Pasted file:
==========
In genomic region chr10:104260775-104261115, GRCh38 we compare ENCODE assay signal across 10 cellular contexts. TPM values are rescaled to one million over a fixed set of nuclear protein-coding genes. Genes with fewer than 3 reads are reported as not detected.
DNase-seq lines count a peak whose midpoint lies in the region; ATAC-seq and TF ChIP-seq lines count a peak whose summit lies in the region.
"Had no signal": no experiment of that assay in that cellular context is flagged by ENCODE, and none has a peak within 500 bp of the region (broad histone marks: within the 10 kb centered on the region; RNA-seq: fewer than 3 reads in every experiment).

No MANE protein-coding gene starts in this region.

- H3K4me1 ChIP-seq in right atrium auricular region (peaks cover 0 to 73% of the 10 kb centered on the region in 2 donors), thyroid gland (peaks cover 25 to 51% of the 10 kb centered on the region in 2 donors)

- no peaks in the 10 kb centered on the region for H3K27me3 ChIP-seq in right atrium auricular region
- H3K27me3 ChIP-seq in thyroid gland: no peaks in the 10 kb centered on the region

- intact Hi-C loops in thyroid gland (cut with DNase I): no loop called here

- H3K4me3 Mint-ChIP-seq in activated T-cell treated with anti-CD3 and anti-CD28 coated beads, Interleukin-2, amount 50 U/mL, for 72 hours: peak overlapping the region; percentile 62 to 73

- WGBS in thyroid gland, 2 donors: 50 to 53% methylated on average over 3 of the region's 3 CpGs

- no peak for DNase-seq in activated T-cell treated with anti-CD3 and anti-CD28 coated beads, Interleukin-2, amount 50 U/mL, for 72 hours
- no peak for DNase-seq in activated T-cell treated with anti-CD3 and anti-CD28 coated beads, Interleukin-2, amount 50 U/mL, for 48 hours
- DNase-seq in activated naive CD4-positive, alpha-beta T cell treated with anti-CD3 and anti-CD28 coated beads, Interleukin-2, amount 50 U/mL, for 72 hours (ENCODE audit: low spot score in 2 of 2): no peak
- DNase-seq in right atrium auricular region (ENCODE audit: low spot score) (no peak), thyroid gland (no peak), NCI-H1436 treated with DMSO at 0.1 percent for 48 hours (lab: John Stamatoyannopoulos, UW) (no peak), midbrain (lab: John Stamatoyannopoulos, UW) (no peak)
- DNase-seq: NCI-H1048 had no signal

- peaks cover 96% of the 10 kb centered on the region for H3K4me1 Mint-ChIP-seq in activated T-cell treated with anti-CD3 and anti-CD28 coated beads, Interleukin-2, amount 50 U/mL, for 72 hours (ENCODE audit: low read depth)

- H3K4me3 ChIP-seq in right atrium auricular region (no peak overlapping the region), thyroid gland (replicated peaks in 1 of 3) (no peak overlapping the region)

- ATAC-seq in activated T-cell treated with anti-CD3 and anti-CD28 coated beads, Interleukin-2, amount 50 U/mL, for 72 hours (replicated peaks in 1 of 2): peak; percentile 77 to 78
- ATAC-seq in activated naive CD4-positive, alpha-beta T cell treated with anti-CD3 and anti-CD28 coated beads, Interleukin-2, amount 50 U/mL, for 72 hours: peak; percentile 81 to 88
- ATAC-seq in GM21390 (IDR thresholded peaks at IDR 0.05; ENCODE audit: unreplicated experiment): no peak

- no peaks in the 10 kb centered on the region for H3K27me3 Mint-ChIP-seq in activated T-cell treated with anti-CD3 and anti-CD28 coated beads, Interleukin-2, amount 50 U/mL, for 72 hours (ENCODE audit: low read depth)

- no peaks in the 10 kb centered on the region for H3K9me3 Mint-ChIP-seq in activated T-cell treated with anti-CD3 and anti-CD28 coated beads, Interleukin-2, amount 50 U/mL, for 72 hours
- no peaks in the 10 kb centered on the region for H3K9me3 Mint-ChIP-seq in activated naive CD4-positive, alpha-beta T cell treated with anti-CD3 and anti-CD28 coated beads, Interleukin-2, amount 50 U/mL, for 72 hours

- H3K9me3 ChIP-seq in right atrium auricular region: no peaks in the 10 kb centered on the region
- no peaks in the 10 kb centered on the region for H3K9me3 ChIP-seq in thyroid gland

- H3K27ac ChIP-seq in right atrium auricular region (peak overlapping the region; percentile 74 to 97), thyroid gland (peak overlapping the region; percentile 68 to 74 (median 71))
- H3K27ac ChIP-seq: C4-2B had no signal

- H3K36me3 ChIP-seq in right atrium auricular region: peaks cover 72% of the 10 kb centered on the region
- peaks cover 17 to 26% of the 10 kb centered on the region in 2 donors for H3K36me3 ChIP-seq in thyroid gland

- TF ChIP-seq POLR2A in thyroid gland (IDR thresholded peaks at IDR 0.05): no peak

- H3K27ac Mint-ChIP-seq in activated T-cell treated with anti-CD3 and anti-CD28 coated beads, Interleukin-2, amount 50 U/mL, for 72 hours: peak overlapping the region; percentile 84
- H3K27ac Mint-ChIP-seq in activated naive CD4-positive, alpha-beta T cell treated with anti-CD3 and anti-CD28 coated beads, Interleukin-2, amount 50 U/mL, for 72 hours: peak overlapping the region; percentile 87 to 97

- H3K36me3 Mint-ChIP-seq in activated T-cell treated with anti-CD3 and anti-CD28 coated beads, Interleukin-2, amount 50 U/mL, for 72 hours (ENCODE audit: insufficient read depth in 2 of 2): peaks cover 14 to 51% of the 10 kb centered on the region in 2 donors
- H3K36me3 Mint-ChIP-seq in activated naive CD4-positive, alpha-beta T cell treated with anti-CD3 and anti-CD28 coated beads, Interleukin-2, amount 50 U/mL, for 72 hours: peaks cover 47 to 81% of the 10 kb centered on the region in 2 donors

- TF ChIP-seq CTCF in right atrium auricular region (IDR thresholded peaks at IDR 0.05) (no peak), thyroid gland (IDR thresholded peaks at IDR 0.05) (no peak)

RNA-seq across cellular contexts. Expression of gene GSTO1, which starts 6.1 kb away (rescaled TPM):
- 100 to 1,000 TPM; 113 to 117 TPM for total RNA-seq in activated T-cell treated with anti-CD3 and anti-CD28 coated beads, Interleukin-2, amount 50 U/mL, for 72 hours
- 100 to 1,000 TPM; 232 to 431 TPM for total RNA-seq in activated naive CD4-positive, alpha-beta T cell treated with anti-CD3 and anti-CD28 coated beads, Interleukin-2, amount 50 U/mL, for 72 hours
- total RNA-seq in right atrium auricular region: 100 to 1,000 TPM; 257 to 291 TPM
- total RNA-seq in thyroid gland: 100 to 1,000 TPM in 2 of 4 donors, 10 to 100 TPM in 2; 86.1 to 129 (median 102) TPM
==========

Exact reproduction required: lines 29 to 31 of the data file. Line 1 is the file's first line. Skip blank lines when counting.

- peaks cover 17 to 26% of the 10 kb centered on the region in 2 donors for H3K36me3 ChIP-seq in thyroid gland

- TF ChIP-seq POLR2A in thyroid gland (IDR thresholded peaks at IDR 0.05): no peak

- H3K27ac Mint-ChIP-seq in activated T-cell treated with anti-CD3 and anti-CD28 coated beads, Interleukin-2, amount 50 U/mL, for 72 hours: peak overlapping the region; percentile 84